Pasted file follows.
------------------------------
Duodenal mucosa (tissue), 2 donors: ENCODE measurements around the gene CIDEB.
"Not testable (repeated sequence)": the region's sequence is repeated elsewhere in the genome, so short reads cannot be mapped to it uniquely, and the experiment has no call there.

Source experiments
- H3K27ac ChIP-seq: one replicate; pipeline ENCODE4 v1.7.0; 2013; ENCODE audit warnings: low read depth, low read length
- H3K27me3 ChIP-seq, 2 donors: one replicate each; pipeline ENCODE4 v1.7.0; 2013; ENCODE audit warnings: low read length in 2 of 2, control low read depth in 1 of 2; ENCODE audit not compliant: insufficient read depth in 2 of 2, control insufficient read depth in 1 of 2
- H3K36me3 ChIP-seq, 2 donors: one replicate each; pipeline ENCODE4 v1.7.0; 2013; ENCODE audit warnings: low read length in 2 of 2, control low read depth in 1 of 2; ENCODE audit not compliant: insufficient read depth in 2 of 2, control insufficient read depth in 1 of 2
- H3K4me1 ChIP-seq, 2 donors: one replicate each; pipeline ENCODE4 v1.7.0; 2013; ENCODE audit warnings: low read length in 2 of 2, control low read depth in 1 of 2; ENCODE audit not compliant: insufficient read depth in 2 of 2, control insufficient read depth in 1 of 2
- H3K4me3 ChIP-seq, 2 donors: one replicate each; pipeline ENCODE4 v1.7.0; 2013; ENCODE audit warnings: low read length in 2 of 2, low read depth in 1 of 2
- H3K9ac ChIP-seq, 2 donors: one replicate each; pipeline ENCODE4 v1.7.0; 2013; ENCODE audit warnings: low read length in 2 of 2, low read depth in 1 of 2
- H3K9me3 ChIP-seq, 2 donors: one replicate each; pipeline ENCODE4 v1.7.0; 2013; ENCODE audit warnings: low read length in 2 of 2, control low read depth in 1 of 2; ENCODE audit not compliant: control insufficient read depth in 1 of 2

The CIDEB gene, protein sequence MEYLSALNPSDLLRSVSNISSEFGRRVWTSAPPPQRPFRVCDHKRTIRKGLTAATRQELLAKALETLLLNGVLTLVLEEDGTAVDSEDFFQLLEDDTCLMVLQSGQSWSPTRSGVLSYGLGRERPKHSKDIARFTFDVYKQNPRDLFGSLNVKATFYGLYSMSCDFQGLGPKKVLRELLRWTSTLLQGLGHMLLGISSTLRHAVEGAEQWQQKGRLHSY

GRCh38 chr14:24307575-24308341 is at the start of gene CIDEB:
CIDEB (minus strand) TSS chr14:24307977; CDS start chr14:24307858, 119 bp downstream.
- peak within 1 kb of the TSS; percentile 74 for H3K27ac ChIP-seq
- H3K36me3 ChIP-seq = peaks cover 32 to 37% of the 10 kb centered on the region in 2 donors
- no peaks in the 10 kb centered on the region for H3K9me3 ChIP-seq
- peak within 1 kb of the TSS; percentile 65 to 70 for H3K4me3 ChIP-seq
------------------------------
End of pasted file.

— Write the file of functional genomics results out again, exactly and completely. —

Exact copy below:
Duodenal mucosa (tissue), 2 donors: ENCODE measurements around the gene CIDEB.
"Not testable (repeated sequence)": the region's sequence is repeated elsewhere in the genome, so short reads cannot be mapped to it uniquely, and the experiment has no call there.

Source experiments
- H3K27ac ChIP-seq: one replicate; pipeline ENCODE4 v1.7.0; 2013; ENCODE audit warnings: low read depth, low read length
- H3K27me3 ChIP-seq, 2 donors: one replicate each; pipeline ENCODE4 v1.7.0; 2013; ENCODE audit warnings: low read length in 2 of 2, control low read depth in 1 of 2; ENCODE audit not compliant: insufficient read depth in 2 of 2, control insufficient read depth in 1 of 2
- H3K36me3 ChIP-seq, 2 donors: one replicate each; pipeline ENCODE4 v1.7.0; 2013; ENCODE audit warnings: low read length in 2 of 2, control low read depth in 1 of 2; ENCODE audit not compliant: insufficient read depth in 2 of 2, control insufficient read depth in 1 of 2
- H3K4me1 ChIP-seq, 2 donors: one replicate each; pipeline ENCODE4 v1.7.0; 2013; ENCODE audit warnings: low read length in 2 of 2, control low read depth in 1 of 2; ENCODE audit not compliant: insufficient read depth in 2 of 2, control insufficient read depth in 1 of 2
- H3K4me3 ChIP-seq, 2 donors: one replicate each; pipeline ENCODE4 v1.7.0; 2013; ENCODE audit warnings: low read length in 2 of 2, low read depth in 1 of 2
- H3K9ac ChIP-seq, 2 donors: one replicate each; pipeline ENCODE4 v1.7.0; 2013; ENCODE audit warnings: low read length in 2 of 2, low read depth in 1 of 2
- H3K9me3 ChIP-seq, 2 donors: one replicate each; pipeline ENCODE4 v1.7.0; 2013; ENCODE audit warnings: low read length in 2 of 2, control low read depth in 1 of 2; ENCODE audit not compliant: control insufficient read depth in 1 of 2

The CIDEB gene, protein sequence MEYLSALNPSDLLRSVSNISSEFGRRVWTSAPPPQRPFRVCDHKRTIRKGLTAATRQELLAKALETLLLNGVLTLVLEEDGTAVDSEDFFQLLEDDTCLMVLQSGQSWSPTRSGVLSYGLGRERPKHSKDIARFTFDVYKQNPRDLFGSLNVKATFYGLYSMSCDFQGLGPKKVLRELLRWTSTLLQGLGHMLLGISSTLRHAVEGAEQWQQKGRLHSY

GRCh38 chr14:24307575-24308341 is at the start of gene CIDEB:
CIDEB (minus strand) TSS chr14:24307977; CDS start chr14:24307858, 119 bp downstream.
- peak within 1 kb of the TSS; percentile 74 for H3K27ac ChIP-seq
- H3K36me3 ChIP-seq = peaks cover 32 to 37% of the 10 kb centered on the region in 2 donors
- no peaks in the 10 kb centered on the region for H3K9me3 ChIP-seq
- peak within 1 kb of the TSS; percentile 65 to 70 for H3K4me3 ChIP-seq